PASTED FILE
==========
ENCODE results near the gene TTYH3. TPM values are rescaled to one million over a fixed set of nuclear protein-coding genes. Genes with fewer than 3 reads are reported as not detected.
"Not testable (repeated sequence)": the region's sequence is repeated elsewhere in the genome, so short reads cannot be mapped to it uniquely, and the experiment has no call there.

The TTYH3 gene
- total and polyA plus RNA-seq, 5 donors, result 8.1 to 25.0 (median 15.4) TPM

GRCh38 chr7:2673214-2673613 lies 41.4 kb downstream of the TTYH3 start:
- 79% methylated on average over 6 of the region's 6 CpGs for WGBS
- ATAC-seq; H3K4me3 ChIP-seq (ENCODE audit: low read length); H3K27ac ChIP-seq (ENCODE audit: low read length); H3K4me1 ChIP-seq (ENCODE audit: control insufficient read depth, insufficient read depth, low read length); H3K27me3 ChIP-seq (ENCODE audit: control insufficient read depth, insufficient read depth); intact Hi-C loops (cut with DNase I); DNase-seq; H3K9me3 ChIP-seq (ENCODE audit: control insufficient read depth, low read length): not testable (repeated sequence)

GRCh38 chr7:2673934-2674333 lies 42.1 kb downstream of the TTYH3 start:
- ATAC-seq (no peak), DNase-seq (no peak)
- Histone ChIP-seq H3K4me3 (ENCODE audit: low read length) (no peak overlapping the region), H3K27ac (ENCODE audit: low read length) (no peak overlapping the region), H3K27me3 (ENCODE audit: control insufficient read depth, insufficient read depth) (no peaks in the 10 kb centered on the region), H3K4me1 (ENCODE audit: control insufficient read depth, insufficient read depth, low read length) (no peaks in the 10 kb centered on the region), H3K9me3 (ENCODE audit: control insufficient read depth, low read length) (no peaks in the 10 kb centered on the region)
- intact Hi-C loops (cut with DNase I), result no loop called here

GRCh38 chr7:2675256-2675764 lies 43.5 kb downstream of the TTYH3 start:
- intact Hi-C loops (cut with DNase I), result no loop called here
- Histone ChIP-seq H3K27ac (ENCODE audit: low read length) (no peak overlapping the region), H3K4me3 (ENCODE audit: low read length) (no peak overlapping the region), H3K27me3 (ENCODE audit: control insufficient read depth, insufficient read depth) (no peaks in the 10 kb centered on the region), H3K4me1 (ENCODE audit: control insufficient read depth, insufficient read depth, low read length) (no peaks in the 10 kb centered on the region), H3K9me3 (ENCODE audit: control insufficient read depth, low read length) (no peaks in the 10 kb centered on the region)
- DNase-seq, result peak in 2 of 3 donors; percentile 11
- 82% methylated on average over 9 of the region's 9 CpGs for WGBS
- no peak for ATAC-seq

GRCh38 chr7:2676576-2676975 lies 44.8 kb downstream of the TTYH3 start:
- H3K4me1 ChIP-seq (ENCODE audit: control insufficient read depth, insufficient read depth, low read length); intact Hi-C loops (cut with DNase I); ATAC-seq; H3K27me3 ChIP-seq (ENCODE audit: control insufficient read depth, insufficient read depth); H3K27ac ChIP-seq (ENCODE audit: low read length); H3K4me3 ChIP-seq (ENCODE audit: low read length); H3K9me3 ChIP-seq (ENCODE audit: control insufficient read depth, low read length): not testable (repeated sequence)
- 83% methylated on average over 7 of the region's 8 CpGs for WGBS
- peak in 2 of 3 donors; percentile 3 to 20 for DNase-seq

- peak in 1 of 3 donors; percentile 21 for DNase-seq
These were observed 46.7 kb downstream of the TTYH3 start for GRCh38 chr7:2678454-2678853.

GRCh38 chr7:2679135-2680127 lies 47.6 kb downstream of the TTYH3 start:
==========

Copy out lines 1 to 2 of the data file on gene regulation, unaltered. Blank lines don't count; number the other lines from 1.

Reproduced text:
ENCODE results near the gene TTYH3. TPM values are rescaled to one million over a fixed set of nuclear protein-coding genes. Genes with fewer than 3 reads are reported as not detected.
"Not testable (repeated sequence)": the region's sequence is repeated elsewhere in the genome, so short reads cannot be mapped to it uniquely, and the experiment has no call there.